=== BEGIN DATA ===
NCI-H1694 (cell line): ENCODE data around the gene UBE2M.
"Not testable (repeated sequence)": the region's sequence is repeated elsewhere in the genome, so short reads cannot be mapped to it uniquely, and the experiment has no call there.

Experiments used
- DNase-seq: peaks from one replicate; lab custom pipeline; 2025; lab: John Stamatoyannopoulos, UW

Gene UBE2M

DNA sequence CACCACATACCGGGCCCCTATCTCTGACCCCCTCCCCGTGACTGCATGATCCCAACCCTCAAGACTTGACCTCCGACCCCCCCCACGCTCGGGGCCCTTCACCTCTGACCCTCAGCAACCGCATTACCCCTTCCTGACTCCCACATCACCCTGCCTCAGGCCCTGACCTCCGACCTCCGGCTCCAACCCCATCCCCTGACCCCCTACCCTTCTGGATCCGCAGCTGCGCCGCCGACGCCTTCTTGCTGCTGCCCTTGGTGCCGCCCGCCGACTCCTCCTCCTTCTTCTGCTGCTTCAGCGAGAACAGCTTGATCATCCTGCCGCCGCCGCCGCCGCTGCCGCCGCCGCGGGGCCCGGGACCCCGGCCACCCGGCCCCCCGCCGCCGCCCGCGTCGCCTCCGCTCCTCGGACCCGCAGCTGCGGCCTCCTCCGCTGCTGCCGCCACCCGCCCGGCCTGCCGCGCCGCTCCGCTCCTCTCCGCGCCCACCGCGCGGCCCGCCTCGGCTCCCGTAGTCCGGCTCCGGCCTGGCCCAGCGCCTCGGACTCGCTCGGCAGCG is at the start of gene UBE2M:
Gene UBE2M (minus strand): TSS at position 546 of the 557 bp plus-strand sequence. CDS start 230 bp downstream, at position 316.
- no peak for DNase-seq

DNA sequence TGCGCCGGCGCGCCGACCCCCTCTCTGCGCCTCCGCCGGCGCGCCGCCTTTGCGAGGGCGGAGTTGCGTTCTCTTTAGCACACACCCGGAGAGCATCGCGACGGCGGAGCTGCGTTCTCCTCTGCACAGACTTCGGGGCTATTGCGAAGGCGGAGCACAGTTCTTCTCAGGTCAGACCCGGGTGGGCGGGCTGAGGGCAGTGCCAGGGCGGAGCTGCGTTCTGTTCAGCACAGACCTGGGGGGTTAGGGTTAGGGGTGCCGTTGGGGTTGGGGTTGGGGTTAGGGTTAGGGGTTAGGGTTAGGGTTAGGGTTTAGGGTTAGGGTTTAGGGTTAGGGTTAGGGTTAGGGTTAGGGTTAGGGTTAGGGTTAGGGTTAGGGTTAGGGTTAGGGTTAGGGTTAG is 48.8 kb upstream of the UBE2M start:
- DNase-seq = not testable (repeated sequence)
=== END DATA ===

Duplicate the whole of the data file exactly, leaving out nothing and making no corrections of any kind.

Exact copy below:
NCI-H1694 (cell line): ENCODE data around the gene UBE2M.
"Not testable (repeated sequence)": the region's sequence is repeated elsewhere in the genome, so short reads cannot be mapped to it uniquely, and the experiment has no call there.

Experiments used
- DNase-seq: peaks from one replicate; lab custom pipeline; 2025; lab: John Stamatoyannopoulos, UW

Gene UBE2M

DNA sequence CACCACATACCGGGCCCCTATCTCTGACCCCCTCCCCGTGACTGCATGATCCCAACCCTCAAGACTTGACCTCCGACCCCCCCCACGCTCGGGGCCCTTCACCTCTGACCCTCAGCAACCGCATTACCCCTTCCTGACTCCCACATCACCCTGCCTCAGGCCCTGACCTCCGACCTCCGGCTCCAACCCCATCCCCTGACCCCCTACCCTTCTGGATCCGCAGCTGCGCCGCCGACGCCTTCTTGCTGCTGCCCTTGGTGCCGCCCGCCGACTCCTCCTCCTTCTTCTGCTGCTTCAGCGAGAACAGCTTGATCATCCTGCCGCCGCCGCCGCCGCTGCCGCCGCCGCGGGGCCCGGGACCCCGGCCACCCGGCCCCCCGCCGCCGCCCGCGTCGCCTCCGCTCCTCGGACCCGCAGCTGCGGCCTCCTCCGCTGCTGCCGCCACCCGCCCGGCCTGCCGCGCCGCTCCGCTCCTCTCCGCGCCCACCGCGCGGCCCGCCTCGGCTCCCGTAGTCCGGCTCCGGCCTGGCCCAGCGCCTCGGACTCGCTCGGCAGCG is at the start of gene UBE2M:
Gene UBE2M (minus strand): TSS at position 546 of the 557 bp plus-strand sequence. CDS start 230 bp downstream, at position 316.
- no peak for DNase-seq

DNA sequence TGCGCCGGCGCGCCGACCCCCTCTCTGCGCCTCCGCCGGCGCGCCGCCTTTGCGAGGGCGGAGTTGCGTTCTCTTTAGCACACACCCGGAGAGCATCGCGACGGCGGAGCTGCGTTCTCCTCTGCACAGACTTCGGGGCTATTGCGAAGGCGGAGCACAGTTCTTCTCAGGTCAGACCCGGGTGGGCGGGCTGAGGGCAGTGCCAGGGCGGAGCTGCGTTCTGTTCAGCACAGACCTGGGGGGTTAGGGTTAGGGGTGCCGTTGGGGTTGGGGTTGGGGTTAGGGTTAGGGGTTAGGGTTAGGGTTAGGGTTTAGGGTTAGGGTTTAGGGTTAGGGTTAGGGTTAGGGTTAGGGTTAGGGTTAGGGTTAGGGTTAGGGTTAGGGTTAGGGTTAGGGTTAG is 48.8 kb upstream of the UBE2M start:
- DNase-seq = not testable (repeated sequence)